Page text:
Wild by Cheryl Strayed

As the weather outside gets colder, I find myself dreaming of being outdoors more. Of course, in the spring/summer/fall I’m out and about soaking up the whatever kindness the Kentucky weather gives me, but by this time of year, I’m starting to feel the lack of sunshine. So, from my pile of December TBRs, I pulled out Wild, ready for an adventure with some cozy feels.

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Let me tell you, if you haven’t read it yet, the emotional journey in this book will have you cheering on Cheryl and every woman you know who is searching for inner peace. I connected with her as the narrator in the way that I connected with Liz from Eat Pray Love– I felt like her confidant, and she inspired me in so many ways.

First off, Cheryl is not a perfect person. She’s lost her mother, her husband, her family, her sense of identity, and dealing with these tragedies lead her to drugs, adultery, desperation, and poor attempts to escape her reality. She decides that the only way she can figure out how to face her problems is to go on a physical journey- hiking the Pacific Coast Trail (PCT) from Southern California to the Oregon/Washington border- alone. Terrified and relatively unprepared, she sets out with her pack (lovingly dubbed Monster) and literally carries her baggage through the wilderness, getting stronger mile by mile.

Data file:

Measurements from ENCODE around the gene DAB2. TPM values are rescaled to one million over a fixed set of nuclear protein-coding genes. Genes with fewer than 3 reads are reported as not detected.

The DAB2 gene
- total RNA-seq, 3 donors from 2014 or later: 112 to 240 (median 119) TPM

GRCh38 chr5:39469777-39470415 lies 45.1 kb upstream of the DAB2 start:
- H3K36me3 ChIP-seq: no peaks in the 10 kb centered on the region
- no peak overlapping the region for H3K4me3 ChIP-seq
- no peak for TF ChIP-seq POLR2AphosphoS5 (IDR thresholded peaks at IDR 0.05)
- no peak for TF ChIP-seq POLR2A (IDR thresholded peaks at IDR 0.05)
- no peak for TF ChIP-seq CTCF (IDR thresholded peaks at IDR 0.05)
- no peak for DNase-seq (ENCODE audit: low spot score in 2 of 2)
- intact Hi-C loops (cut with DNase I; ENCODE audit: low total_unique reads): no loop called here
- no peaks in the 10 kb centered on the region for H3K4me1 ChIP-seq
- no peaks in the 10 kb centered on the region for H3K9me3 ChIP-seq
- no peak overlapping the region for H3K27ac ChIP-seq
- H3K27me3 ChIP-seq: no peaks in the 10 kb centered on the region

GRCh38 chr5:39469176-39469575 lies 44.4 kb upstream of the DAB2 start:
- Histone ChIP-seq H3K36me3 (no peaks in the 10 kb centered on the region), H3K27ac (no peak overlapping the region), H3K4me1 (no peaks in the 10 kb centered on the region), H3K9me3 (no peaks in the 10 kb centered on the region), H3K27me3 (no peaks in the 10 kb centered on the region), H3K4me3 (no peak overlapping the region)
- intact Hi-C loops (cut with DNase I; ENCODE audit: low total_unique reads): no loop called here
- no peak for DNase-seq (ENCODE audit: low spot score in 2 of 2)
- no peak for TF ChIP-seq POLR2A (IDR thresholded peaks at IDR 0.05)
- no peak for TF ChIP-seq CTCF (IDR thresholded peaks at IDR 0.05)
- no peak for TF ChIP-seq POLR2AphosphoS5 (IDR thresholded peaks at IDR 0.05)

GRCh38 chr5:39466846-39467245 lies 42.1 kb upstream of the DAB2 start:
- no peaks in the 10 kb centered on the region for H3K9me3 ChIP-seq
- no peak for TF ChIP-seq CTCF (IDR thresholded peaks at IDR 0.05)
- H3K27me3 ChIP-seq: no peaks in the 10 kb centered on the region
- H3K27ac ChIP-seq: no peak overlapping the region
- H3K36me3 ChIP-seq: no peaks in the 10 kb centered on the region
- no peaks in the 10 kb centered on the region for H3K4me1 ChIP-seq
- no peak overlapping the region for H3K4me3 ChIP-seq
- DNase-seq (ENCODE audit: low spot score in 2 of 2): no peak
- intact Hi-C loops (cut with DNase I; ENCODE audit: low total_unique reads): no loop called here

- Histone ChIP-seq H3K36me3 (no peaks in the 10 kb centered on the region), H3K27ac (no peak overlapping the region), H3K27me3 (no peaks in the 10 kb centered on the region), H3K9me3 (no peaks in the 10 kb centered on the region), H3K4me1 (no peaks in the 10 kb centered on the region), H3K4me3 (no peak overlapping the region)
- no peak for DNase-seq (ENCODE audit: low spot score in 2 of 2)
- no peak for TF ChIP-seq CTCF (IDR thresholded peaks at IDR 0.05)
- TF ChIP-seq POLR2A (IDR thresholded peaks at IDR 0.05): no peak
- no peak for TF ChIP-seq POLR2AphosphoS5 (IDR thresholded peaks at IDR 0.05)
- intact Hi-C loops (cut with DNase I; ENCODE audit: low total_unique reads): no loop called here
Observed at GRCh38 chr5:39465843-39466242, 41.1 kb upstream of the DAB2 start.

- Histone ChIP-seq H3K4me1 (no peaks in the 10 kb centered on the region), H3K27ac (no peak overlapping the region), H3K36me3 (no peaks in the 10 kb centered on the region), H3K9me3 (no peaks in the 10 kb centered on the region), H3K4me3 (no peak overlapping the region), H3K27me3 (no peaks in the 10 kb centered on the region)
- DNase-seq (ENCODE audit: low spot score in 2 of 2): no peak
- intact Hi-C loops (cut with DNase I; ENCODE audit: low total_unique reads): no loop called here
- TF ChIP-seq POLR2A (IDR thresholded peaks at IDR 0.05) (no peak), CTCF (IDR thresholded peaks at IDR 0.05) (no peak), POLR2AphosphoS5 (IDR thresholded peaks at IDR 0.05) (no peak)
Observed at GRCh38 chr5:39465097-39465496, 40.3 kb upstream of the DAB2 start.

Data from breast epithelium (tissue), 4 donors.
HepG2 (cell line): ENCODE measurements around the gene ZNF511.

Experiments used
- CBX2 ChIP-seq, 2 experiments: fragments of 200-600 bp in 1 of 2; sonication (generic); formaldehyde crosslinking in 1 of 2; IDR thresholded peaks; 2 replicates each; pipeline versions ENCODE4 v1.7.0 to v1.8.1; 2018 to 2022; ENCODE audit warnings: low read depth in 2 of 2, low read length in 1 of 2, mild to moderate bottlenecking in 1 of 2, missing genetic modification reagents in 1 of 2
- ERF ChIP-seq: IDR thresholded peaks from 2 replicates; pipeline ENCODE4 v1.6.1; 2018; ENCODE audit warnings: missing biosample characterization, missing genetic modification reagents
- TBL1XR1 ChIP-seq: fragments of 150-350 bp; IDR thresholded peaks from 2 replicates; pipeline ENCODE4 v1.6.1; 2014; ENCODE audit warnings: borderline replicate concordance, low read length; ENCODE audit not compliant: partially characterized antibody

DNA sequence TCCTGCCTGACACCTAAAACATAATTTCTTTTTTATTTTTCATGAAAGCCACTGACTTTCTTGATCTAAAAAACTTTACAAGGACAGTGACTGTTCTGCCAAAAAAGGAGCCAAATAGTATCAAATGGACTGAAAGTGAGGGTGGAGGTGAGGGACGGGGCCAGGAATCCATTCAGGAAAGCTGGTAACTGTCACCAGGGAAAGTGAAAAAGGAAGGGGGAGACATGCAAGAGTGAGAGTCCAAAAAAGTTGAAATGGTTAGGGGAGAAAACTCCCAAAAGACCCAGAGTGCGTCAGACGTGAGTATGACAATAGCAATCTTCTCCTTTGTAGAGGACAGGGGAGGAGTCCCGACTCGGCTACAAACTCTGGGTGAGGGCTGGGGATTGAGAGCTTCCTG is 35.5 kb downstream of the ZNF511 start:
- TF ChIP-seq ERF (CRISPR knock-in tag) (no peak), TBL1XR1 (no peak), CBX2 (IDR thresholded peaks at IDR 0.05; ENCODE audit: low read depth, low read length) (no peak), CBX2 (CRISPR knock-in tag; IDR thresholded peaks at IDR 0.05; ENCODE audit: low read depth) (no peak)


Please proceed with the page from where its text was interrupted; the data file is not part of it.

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It’s excruciating and exhilarating all at the same time. Each step of the way, the reader in inside Cheryl’s head, reliving her past, figuring out how to handle what could come in her future, and yet staying in the moment with her as she sees some amazing views of the country. And, on the occasions that she meets up with those on similar kindred travellers, the reader gets to experience the camaraderie of people who walk the same path for all sorts of reasons.

I’ve seen the movie as well, starring Reese Witherspoon, and no matter which medium you partake in, it’s absolutely worth it. I highly recommend the book (although I know I’m not the only one, and Oprah beat me to it years ago). I’m glad I found this copy on a recent book haul, because it is certainly one of my new favorites.

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Hello December ❄️

… And hello Everyone!

Can you believe that we are already on the last month of the year? I have no idea where the time has gone, but I know it’s been a whirlwind!

I wanted to talk to you all today about my goals for my blog. Since June, I’ve been trying really hard to be more active here and on social media, and I’m loving being a part of the amazing the bookish blogging community. I made it a goal to post every other day, and to push myself to read as many books as I could in November- knowing this would be tough due to my day job work schedule being at it’s busiest. It was a little stressful, I’ll be honest, but I’m proud that I made it happen!

But now, I need to recharge a little, and I think that since the holidays are near, it’s time to give back some of the love you’ve all shown me. So this month, I’m going to do my first ever giveaway (!!!) and do more on my social media accounts. I’m also cutting my posts back (just a little!), in the hopes that I’ll be able to give myself some time for more social aspects of the holiday season- time with my family, evening gift exchanges with friends, and maybe the occasional outdoor adventures to enjoy this seasonal weather we’ve been having in the Bluegrass. On a more personal note, I’ve also put myself on a book buying ban for the month of December (Lord knows I bought enough to last me the winter this past month!) and am doing a no-spend month. The holidays, to me, are about giving, NOT getting, so I’m trying to give more than I get!